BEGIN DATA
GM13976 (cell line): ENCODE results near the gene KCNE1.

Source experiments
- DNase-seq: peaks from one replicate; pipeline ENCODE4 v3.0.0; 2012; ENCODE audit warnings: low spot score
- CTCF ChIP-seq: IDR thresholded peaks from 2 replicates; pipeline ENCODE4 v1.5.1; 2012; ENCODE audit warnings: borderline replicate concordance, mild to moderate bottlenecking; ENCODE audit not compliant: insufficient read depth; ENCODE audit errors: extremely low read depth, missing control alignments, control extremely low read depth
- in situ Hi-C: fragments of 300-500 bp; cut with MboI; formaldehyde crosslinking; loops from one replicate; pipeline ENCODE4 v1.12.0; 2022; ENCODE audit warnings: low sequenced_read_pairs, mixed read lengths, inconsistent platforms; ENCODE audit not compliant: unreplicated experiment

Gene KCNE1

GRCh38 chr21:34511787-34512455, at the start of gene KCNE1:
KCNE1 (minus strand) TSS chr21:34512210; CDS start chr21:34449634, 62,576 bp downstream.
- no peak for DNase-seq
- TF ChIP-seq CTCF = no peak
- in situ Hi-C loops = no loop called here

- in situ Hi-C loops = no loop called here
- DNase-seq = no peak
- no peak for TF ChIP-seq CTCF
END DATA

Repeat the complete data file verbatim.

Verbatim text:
GM13976 (cell line): ENCODE results near the gene KCNE1.

Source experiments
- DNase-seq: peaks from one replicate; pipeline ENCODE4 v3.0.0; 2012; ENCODE audit warnings: low spot score
- CTCF ChIP-seq: IDR thresholded peaks from 2 replicates; pipeline ENCODE4 v1.5.1; 2012; ENCODE audit warnings: borderline replicate concordance, mild to moderate bottlenecking; ENCODE audit not compliant: insufficient read depth; ENCODE audit errors: extremely low read depth, missing control alignments, control extremely low read depth
- in situ Hi-C: fragments of 300-500 bp; cut with MboI; formaldehyde crosslinking; loops from one replicate; pipeline ENCODE4 v1.12.0; 2022; ENCODE audit warnings: low sequenced_read_pairs, mixed read lengths, inconsistent platforms; ENCODE audit not compliant: unreplicated experiment

Gene KCNE1

GRCh38 chr21:34511787-34512455, at the start of gene KCNE1:
KCNE1 (minus strand) TSS chr21:34512210; CDS start chr21:34449634, 62,576 bp downstream.
- no peak for DNase-seq
- TF ChIP-seq CTCF = no peak
- in situ Hi-C loops = no loop called here

- in situ Hi-C loops = no loop called here
- DNase-seq = no peak
- no peak for TF ChIP-seq CTCF